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Thursday January 23rd 2020
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Hague hurlers triumph in OT, Belgium ladies win great camogie competition

Hosts and tournament winners, Den Haag (Black-Amber) in action against Belgium in Round 1 of this year's European Hurling Championship. (Photo by Jeroen Tibbe).

 

It turned out to be a fantastic opening weekend for both European hurling and camogie last Saturday, as competitive games of a high standard was the order for Round 1 of this year’s European Hurling and Camogie Championship at the Hague, Holland. 

The mens hurling decider between hosts Den Hague and Zurich was a thrilling final as the game went to Over Time with the locals narrowly coming away with a two point win.
In the Camogie, Belgium A ladies out-goaled a gallant Paris side in another exciting final. 

It was an early beginning for all last Saturday with the first games throwing in at 9.30 am in the morning and the temperature already hovering at 25 degrees. 
The Mens competition format saw four teams play 4 x 15 minutes games, while in the Ladies five teams played 5 games of 12.5 minutes. 

The hurling began with Belgium playing Luxembourg and after a close match, Belgium came out on top winning 0-8 to 0-4. Next Den Haag played Zurich, and quickly found out that this Zurich team were well up for it, with players performing like they had been training together all winter.
Den Haag’s backs were in trouble, a goal blitz ensued and it ended with a Zurich win [17] 4-5 to [12] 1-9, leaving hosts the Hague with a mountain to climb.
Next game was Den Haag versus Belgium. Den Haag knew they had to at least win their next two games to get to the final but it wouldn’t be easy against reigning champs, Belgium. Den Haag solved its problems in the back and secured a tight win, beating Belgium [8] 1-5 to [6] 1-3.
Up next, Luxembourg against the form team, Zurich. The Swiss outfit with natives in their side, won it in style  [21] 2-15 to [[8] 0-8; the result confirming their favourite status. Next Zurich and Belgium played, this was a crunch tie for Belgium, as they had to win to have any chance of reaching the final.
Belgium trailed by a point at half time, however a goal late in the second period gave Belgium the win [8] 1-05 to [7] 0-7.
Den Haag had the fortunate situation of knowing they now had to beat Luxembourg by at least 6 points to secure a place in the final. The Hague’s coach for the day Sean Simpson, wisely didn’t tell the players the amount they had to win by and only let them know at the end of the game.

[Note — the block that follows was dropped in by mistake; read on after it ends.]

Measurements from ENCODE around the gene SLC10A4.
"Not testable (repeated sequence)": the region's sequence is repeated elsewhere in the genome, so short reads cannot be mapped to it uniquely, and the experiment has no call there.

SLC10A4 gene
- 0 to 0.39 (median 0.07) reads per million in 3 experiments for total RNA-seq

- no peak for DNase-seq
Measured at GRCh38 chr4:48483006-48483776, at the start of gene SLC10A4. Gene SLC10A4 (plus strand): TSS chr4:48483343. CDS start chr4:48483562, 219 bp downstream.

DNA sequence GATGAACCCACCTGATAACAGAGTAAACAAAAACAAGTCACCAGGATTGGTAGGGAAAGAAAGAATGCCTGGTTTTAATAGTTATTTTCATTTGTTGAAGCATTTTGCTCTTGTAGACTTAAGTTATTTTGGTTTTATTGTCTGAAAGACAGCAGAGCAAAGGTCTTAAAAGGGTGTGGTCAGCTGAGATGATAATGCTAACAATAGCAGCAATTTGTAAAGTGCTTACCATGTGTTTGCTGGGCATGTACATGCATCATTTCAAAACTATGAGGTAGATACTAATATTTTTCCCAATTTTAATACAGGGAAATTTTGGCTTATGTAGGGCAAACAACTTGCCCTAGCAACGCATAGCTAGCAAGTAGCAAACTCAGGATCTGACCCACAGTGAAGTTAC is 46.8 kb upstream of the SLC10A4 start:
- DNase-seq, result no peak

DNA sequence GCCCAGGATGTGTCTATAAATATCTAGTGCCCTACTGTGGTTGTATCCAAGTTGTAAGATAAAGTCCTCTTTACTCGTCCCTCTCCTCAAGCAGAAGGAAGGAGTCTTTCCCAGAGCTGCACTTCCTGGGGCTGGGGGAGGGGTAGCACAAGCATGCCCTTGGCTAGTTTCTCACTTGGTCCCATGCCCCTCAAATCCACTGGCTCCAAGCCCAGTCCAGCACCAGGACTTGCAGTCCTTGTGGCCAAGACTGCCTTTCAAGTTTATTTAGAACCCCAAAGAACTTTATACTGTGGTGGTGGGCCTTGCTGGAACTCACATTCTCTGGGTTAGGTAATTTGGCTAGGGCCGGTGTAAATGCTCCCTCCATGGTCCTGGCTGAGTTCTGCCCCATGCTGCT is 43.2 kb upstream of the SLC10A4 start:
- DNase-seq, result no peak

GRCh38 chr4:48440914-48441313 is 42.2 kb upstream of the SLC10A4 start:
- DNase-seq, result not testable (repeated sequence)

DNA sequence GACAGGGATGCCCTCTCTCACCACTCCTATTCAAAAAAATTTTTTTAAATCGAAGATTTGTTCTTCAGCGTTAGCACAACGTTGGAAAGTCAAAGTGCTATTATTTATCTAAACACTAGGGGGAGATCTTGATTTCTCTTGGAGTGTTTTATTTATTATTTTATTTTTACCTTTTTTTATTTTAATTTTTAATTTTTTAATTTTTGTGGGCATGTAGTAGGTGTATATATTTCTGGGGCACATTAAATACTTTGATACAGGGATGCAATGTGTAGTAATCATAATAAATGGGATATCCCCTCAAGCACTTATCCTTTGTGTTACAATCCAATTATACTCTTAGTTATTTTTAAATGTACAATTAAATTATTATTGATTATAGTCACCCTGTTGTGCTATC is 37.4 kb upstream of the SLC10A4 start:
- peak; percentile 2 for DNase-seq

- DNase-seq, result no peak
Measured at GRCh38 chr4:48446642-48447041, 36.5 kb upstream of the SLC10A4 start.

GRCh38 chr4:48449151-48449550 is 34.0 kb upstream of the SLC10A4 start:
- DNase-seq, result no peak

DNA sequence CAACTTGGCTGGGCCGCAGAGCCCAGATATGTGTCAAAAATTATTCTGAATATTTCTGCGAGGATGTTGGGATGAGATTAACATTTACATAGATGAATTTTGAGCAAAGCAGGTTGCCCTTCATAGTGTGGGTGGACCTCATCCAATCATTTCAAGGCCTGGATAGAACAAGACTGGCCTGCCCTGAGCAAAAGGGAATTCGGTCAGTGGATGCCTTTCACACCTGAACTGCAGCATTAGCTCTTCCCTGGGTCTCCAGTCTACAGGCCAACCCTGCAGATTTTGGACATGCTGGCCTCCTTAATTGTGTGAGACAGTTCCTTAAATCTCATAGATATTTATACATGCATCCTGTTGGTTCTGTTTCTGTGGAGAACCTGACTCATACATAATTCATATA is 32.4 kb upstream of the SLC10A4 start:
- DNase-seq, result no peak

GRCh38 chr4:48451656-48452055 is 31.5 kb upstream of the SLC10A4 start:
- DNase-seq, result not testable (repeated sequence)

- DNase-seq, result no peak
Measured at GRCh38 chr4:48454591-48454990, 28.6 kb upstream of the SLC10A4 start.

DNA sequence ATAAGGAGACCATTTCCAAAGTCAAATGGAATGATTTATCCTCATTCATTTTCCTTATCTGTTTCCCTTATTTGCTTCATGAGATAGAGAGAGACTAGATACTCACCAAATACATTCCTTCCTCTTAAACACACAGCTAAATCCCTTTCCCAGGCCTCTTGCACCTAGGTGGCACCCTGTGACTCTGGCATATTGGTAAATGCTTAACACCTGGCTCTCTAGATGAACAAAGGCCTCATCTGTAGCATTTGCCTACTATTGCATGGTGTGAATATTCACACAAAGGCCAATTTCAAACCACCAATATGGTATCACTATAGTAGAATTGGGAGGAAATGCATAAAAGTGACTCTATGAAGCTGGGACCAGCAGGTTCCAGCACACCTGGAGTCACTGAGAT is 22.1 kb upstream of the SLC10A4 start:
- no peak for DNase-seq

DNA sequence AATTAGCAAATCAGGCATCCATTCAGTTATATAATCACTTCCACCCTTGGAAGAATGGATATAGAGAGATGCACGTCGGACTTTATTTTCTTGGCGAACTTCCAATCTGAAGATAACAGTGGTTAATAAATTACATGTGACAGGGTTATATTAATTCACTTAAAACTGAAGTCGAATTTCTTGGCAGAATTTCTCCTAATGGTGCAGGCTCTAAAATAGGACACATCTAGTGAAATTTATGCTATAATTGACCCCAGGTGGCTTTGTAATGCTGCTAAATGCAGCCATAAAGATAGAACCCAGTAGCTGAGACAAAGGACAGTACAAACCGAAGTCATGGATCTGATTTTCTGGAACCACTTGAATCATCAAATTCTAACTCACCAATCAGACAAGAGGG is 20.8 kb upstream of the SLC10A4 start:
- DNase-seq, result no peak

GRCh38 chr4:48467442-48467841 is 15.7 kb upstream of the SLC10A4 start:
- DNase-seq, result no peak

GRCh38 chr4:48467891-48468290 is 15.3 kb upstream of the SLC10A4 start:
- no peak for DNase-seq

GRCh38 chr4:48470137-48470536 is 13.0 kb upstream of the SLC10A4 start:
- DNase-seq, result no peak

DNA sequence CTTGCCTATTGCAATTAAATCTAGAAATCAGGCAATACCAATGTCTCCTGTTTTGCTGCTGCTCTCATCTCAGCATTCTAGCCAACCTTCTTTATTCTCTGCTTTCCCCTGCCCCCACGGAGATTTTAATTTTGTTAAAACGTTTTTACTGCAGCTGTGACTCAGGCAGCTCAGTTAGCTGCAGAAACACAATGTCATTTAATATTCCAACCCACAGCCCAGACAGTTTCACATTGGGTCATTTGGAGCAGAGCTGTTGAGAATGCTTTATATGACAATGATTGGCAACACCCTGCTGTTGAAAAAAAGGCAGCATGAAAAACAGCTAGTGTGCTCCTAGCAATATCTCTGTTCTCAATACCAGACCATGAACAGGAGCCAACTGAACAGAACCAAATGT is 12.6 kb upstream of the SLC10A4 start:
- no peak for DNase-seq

There was little to fear however as they ran out comfortable winners. Belgium went on to win 3rd place playoff against Luxembourg.
The final saw Den Haag and Zurich square off once again.
Zurich started better and kept a lead for most of the game, however, with a minute to go and Den Haag 4 points down, a goal from Shane O’ Sullivan followed by a point from Noel Dillon, saw the hosts grab a  2-8 draw and extra time. Zurich got on the board first with a goal, but the Hague boys dug deep and scored 5 points in the second period of extra time to deny an unlucky Zurich. 

It's all action around the Luxembourg (red-blue) square as Zurich pile on the pressure in a game at Rd 1 of the European Camogie Championship. (Photo by Jeroen Tibbe).

 

The Ladies Camogie was the big surprise, not only because they had more teams than the men for the first time in European hurling history, but also because the standard was of an order higher than ever witnessed before.   

The Paris ladies looked the team to beat as they went unbeaten in the early rounds. Going well aslo was Belgium A early on and both Paris and Belgium met in the final.
In a highly skilled and exciting match, the Belgium Ladies percevered by a goal on a scoreline of [22] 6-4 to [19] 5-4.   

Chairman of Den Hague GAA, Mathew Morris pleased with the tournament outcome, said afterwards that the hurling was very competitive and very little separates the teams in the championship. He also said that the ladies tournament success could point to uncharted waters for the future.   

“I was delighted with the tournament, because all hurling teams were only a puck of the ball away from winning on the day, which means that there is competition now between all teams, which can only be good for European hurling.
“The Camogie was also of a really high standard and will overtake the men’s if it keeps going this way. I would also like to thank the referees for there hard work all day in that heat,”  The Hague chairman said. 

 

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